‘Georgia: a fabulous surprise’

Posted on June 02, 2015

In a fitting tribute to the Day of Restoration of the Independence of Georgia, the ambassador, His Excellency Beka Dvali opened the exhibition, ‘Georgia: a fabulous surprise’, on Tuesday 26 May 2015 at the Eduardo Villa Museum on the University of Pretoria’s Hatfield Campus. The event was attended by the Vice-Chancellor and Principal, Prof Cheryl de la Rey, business representatives, as well as ambassadors and diplomats from other countries. The exhibition is presented by the Department of UP Arts in association with the Embassy of Georgia.

Drawing parallels between South Africa’s road to democracy and that of Georgia, Mr Dvali said: ‘Through trial and error we have gone a long way towards institutionalising our democracy based on the rule of law, human rights, liberalism and free market – the values we have always cherished, but were deprived of, during decades of Soviet occupation and annexation.’

Mr Dvali explained the aim of the exhibition, which will run until end of July, as follows: ‘This exhibition offers a memorable travel through ancient Georgian manuscripts by means of photo-art; it includes masterful paintings of a Georgian artist; it also introduces Georgia as seen through the lenses of South Africans.’ Photographs in the collection titled, ‘Georgia through South African lenses’ capture some of the highlights of Georgia and serve as a telling example of the bridges being built between Georgians and South Africans. As the title of the collection indicates, all the photos were taken by South Africans visiting Georgia on business or for leisure.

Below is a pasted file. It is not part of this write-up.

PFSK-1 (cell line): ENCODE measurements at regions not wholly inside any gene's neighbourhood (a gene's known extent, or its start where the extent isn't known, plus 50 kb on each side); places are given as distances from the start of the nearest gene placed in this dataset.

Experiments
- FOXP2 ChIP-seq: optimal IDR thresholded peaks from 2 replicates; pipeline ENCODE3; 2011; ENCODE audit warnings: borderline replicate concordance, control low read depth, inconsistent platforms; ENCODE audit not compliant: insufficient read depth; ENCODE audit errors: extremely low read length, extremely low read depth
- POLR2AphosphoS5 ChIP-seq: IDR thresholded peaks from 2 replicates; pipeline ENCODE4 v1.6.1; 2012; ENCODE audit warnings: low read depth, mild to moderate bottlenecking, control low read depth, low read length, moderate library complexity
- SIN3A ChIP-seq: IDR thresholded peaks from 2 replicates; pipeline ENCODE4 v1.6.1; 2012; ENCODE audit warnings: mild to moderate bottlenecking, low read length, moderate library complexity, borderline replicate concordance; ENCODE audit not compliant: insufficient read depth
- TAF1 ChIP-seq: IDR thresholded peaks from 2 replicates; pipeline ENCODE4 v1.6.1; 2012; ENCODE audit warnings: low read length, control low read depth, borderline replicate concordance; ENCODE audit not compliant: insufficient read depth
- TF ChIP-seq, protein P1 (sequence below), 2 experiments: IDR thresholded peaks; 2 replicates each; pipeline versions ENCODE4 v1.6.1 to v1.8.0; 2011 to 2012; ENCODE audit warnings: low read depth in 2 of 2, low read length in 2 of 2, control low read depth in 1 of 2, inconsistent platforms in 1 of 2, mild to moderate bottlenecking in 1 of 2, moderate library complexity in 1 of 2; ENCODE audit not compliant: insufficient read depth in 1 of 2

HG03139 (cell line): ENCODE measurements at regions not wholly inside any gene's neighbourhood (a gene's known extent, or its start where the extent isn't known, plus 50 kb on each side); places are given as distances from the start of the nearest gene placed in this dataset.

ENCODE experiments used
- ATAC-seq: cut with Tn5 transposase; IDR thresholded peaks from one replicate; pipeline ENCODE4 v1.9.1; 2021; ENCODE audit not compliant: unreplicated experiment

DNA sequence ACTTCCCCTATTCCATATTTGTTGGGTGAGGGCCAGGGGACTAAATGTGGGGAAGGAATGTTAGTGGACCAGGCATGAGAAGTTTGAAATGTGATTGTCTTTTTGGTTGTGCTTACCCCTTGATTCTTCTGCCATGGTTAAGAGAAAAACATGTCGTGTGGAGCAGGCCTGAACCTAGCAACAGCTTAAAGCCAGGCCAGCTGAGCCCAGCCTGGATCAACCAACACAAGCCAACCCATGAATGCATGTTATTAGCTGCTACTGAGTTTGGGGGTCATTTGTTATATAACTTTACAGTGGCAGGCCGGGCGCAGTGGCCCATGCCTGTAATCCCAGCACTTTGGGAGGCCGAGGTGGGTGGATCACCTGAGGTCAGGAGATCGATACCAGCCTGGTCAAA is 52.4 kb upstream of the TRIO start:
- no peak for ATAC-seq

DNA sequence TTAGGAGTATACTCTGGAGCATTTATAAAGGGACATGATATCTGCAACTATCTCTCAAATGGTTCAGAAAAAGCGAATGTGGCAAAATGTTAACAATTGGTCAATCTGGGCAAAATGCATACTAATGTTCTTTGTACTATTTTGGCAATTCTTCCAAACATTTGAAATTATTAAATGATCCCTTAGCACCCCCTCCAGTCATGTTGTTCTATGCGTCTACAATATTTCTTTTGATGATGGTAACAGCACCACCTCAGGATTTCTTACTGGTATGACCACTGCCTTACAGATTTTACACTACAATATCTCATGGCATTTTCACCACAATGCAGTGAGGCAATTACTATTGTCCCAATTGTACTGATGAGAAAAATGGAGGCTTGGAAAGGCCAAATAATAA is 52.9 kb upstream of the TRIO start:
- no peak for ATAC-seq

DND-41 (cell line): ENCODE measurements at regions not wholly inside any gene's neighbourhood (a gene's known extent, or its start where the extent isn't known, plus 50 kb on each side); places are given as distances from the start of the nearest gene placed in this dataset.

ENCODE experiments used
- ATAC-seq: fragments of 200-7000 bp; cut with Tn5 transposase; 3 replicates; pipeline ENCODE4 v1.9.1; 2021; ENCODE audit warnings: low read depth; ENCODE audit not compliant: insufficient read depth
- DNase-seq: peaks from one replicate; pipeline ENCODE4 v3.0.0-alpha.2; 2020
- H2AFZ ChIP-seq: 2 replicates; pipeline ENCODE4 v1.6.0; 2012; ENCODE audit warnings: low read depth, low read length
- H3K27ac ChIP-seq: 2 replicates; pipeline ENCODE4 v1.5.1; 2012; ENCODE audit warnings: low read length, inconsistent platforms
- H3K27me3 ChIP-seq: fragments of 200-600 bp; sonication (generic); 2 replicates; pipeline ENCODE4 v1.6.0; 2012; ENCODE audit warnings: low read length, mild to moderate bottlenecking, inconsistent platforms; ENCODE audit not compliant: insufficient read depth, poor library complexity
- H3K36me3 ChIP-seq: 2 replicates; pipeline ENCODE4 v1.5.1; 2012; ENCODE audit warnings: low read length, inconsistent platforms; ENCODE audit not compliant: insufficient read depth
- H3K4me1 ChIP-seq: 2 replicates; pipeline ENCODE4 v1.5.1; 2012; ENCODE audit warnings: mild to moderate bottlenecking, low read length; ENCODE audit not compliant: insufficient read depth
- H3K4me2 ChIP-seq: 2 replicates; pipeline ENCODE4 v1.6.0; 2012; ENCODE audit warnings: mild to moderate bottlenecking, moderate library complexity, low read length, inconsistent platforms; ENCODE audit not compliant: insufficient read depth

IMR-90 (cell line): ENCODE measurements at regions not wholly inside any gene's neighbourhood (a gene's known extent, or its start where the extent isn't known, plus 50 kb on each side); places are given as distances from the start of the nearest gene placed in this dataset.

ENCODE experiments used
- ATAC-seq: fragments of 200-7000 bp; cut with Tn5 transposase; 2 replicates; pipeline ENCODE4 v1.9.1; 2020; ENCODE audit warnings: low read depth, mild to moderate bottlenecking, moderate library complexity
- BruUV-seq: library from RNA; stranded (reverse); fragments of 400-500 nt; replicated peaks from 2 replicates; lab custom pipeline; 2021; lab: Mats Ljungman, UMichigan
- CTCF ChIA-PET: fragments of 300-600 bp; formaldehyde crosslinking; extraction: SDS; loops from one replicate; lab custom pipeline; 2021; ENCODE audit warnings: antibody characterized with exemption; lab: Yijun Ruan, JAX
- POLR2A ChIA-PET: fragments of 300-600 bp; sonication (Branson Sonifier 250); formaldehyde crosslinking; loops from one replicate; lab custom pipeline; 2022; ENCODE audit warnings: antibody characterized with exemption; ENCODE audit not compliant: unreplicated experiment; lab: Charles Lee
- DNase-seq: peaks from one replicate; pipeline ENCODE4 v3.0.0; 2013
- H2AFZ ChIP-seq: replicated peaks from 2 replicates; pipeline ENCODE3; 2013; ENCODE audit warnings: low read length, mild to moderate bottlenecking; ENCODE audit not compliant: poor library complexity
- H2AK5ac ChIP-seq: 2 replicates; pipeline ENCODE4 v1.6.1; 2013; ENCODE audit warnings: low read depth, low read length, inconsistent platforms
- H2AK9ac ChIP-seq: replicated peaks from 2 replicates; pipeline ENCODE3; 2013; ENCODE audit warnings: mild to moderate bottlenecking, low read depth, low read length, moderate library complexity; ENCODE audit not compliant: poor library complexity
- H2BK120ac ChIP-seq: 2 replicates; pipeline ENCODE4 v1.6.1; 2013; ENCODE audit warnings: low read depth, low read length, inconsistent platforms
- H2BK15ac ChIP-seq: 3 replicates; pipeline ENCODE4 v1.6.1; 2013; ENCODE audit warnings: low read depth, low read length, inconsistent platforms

Georgia is a European country that at the crossroads between Europe and Asia and has a diverse ecology and climate. Its unique geographic location has meant that its culture – well preserved over centuries – was richly influenced by East and West. Archaeologists believe Georgia to be the source of the world’s first cultivated grapevines for wine production. This facet of Georgian history is part and parcel of its national identity. Georgians invented the most ancient of wine-making techniques which involved burying the grape mixture in clay vessels and storing at soil temperature.

Georgia is ranked 6th among the 52 best countries for tourism by the New York Times and offers an exciting experience for all kinds of tourist, whether cultural or adventure.


Open: Mon to Tue, 08:00 to 16:00

Entrance: Free

Venue: Old Merensky Building

Information: University of Pretoria Museums: 012 420 5450 of [email protected]



- Author Department of University Relations

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